PUB HLTH 5008 - Counselling and Psychotherapy Theories

North Terrace Campus - Semester 1 - 2017

There are many different approaches to counselling and psychotherapy. This course will introduce students to the key philosophical and theoretical approaches which guide current practice. Areas covered include Psychoanalytic and Psychodynamic Theory; Behaviour Therapy; Cognitive Behaviour Therapy (CBT); Rational Emotive Behaviour Therapy (REBT); Solution-Focused Brief Therapy; Therapeutic Conversations; Family Systems Therapy,Dialectical Behaviour Therapy (DBT), Feminist and Multicultural Counselling, and Transpersonal approaches.

  • General Course Information
    Course Details
    Course Code PUB HLTH 5008
    Course Counselling and Psychotherapy Theories
    Coordinating Unit Public Health
    Term Semester 1
    Level Postgraduate Coursework
    Location/s North Terrace Campus
    Units 3
    Contact Up to 3 hours per week
    Available for Study Abroad and Exchange N
    Course Description There are many different approaches to counselling and psychotherapy. This course will introduce students to the key philosophical and theoretical approaches which guide current practice. Areas covered include Psychoanalytic and Psychodynamic Theory; Behaviour Therapy; Cognitive Behaviour Therapy (CBT); Rational Emotive Behaviour Therapy (REBT); Solution-Focused Brief Therapy; Therapeutic Conversations; Family Systems Therapy,Dialectical Behaviour Therapy (DBT), Feminist and Multicultural Counselling, and Transpersonal approaches.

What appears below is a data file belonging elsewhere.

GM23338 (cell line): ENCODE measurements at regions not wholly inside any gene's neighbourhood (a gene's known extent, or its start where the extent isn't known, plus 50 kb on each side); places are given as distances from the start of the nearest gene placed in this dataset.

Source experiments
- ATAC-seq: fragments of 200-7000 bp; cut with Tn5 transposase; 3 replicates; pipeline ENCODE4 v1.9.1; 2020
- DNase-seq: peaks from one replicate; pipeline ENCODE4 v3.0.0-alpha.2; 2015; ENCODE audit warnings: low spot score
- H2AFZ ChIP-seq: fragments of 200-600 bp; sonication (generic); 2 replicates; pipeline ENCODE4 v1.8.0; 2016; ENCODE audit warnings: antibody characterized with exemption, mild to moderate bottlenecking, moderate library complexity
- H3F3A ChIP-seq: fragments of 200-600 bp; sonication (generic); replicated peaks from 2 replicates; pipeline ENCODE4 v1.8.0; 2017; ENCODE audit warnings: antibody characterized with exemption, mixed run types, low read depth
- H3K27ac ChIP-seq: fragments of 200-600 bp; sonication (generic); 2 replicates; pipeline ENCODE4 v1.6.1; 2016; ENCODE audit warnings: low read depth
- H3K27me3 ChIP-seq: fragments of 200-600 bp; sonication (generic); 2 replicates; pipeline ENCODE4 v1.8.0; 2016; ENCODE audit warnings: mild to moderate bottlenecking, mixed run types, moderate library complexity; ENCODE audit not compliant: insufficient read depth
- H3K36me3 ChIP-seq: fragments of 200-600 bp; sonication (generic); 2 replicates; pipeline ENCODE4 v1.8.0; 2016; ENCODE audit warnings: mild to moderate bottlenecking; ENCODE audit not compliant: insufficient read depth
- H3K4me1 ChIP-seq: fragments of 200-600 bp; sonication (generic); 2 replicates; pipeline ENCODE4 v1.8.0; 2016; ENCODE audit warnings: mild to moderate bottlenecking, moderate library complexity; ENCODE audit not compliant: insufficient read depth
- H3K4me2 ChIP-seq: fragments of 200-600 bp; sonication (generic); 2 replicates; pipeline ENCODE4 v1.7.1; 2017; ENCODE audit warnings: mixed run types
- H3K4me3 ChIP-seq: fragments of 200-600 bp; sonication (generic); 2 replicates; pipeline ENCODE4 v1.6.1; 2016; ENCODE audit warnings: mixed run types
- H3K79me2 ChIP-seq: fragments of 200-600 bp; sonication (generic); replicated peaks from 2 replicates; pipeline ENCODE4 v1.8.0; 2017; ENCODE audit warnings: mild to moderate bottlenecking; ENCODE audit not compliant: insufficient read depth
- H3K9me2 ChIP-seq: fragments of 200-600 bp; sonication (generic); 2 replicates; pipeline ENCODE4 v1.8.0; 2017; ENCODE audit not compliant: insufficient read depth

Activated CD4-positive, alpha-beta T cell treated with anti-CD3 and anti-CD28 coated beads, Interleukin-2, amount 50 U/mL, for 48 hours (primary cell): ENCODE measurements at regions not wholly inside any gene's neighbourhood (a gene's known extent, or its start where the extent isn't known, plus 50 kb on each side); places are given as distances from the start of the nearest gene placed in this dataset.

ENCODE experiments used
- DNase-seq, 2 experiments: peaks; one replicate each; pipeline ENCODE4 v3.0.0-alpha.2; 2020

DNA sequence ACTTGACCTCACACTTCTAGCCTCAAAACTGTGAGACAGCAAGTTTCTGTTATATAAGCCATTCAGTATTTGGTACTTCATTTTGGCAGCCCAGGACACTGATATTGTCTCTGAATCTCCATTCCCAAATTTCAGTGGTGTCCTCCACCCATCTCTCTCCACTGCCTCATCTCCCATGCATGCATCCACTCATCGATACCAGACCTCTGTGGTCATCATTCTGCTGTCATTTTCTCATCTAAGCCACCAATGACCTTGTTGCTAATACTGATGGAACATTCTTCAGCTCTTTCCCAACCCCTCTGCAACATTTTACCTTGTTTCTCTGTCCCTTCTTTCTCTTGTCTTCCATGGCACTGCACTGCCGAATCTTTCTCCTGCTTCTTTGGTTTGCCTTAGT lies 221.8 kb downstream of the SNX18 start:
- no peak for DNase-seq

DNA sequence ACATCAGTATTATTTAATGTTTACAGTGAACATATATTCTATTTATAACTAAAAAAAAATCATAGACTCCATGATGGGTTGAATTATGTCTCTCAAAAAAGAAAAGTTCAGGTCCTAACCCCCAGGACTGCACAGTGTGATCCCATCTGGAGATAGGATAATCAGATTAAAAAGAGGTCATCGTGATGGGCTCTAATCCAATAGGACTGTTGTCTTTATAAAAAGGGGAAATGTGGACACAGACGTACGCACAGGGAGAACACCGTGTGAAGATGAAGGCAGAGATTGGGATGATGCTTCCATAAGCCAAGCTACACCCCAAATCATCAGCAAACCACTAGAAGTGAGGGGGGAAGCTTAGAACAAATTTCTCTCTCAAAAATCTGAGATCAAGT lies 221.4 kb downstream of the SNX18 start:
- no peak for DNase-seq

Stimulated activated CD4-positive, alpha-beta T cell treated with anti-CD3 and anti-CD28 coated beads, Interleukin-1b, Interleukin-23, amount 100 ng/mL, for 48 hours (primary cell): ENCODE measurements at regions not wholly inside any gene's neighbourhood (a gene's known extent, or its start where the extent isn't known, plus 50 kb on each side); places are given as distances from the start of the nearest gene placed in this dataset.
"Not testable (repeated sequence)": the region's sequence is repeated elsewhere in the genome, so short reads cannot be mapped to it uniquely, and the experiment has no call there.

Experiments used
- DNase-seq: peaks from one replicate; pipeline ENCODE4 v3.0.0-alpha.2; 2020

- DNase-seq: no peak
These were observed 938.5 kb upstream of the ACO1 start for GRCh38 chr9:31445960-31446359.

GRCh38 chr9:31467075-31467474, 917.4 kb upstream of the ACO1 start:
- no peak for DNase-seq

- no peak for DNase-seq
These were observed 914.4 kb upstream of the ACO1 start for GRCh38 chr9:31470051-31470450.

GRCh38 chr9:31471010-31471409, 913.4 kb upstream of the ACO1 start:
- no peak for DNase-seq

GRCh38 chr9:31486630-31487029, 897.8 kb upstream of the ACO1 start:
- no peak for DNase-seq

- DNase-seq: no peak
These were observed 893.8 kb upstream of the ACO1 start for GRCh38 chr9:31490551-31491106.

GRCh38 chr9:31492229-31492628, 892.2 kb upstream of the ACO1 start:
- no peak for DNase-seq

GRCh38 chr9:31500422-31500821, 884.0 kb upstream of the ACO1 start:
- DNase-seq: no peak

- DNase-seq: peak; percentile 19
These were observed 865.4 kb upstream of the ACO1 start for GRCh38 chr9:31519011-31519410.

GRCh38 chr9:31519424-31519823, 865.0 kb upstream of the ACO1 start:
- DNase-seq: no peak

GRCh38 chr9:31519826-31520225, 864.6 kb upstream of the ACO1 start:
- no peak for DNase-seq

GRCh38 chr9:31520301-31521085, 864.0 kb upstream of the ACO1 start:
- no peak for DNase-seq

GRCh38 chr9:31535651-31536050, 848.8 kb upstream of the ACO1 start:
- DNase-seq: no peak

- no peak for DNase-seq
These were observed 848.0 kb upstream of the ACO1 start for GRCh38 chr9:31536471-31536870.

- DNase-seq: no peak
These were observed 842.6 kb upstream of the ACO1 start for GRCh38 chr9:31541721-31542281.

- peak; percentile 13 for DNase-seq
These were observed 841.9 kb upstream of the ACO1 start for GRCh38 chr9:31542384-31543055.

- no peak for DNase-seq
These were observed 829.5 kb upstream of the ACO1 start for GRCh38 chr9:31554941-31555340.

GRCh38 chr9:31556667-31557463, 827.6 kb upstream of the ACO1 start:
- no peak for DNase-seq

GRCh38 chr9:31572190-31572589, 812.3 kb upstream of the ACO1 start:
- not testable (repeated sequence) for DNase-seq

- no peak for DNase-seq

Course Staff

    Course Coordinator: Dr Matt Doherty

    Course Coordinator: Matthew Doherty
    Phone: +61 8313 4340
    Location: Level 11, 178 North Terrace

    Student & Program Support Services Hub
    Phone: +61 8313 0273
    Course Timetable

    The full timetable of all activities for this course can be accessed from Course Planner.

  • Learning Outcomes
    Course Learning Outcomes
    1 Recognise and define the theory and practice of a variety of theoretical models in counselling and psychotherapy.
    2 Demonstrate understanding of the various counselling models presented in terms of underlying philosophy, key concepts and the goals of the therapy.
    3 Explain the function of both the therapist and client in terms of techniques and procedures undertaken, and the specific nature of the therapeutic relationship of each of the models presented.
    4 Appraise the contributions and limitations of each of the counselling models including implications for multicultural contexts and application in clinical settings.